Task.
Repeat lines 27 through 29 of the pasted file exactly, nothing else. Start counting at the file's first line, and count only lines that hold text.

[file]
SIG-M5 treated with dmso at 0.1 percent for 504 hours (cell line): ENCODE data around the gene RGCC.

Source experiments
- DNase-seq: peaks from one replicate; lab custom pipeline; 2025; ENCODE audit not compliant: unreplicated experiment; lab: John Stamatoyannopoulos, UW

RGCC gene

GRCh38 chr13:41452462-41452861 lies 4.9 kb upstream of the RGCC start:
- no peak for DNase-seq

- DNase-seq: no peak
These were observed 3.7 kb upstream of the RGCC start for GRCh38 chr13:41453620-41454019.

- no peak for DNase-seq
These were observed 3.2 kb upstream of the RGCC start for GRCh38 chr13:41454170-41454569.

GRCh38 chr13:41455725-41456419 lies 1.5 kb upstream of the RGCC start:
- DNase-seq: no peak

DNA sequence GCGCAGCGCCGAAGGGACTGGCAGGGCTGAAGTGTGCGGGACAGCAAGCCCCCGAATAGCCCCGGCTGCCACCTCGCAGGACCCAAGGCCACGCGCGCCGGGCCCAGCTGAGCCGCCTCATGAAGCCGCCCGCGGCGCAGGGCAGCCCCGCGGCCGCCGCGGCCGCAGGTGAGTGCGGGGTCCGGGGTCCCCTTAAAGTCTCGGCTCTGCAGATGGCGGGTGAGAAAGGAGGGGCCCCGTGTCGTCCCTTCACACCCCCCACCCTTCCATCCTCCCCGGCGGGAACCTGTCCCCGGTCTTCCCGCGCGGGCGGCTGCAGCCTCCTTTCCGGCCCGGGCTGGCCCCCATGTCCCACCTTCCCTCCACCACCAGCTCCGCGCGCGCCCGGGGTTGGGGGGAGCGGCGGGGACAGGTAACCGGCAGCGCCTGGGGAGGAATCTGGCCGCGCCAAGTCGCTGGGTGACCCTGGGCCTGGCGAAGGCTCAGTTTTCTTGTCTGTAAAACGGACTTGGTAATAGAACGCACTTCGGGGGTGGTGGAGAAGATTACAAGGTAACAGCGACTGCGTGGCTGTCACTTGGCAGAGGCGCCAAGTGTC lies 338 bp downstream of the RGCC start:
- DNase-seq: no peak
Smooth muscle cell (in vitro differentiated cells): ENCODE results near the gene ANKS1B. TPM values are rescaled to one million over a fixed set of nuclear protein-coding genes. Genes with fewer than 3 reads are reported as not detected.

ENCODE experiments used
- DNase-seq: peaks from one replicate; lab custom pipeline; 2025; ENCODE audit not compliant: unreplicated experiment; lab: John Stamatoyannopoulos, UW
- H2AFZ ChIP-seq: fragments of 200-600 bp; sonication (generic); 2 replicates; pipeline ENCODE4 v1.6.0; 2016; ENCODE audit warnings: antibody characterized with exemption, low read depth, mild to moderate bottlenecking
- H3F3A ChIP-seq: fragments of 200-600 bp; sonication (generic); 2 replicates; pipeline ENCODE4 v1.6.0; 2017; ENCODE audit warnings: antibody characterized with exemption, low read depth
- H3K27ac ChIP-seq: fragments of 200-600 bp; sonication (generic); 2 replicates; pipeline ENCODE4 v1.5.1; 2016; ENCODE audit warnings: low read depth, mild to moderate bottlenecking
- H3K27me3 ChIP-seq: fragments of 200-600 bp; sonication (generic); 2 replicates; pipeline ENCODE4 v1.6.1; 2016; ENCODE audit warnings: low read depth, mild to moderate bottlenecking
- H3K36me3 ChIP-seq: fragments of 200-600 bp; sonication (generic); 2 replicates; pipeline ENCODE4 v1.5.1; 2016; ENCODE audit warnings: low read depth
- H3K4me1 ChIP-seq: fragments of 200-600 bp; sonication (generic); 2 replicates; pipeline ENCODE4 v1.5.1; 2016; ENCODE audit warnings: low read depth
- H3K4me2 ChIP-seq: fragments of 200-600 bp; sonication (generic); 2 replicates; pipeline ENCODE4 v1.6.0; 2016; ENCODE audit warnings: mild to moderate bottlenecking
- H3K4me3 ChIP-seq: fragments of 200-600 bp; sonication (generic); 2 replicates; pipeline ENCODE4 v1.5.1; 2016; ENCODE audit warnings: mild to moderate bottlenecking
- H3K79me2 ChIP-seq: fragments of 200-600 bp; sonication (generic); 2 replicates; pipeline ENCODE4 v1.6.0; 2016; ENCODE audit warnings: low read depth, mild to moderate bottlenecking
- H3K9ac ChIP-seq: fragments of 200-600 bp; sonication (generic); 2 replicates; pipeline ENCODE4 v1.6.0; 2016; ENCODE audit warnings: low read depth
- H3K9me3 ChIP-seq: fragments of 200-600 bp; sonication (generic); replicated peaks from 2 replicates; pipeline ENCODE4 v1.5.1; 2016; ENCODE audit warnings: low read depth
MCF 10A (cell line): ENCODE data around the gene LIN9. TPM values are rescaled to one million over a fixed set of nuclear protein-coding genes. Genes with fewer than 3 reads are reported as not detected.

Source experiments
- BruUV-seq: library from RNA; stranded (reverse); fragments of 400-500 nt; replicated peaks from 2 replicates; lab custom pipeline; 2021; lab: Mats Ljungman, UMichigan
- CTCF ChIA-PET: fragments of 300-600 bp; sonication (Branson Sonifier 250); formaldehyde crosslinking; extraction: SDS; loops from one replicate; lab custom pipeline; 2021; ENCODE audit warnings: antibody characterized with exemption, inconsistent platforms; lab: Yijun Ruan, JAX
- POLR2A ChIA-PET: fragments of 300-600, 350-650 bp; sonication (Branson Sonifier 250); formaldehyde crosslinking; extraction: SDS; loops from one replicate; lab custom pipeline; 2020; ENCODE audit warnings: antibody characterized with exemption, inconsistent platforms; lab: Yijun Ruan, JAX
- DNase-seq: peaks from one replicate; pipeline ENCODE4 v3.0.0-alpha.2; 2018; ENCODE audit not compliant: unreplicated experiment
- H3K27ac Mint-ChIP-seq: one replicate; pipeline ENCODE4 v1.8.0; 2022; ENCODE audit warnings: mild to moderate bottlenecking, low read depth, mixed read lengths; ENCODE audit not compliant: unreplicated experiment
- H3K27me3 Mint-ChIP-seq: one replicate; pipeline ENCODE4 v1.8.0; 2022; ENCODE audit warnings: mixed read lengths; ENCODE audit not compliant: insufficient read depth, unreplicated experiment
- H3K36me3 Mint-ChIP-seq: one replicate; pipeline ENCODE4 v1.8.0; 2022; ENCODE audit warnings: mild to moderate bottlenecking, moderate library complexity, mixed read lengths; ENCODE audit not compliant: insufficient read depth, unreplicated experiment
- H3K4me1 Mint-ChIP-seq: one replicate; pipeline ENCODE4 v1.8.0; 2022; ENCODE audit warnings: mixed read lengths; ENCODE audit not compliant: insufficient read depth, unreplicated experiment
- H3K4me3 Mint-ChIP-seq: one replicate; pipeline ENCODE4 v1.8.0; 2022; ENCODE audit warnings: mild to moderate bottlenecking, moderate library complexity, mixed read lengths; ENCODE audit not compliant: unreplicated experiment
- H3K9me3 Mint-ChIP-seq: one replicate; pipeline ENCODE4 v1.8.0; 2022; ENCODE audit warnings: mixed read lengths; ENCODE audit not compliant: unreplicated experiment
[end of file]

- H3K9ac ChIP-seq: fragments of 200-600 bp; sonication (generic); 2 replicates; pipeline ENCODE4 v1.6.0; 2016; ENCODE audit warnings: low read depth
- H3K9me3 ChIP-seq: fragments of 200-600 bp; sonication (generic); replicated peaks from 2 replicates; pipeline ENCODE4 v1.5.1; 2016; ENCODE audit warnings: low read depth
MCF 10A (cell line): ENCODE data around the gene LIN9. TPM values are rescaled to one million over a fixed set of nuclear protein-coding genes. Genes with fewer than 3 reads are reported as not detected.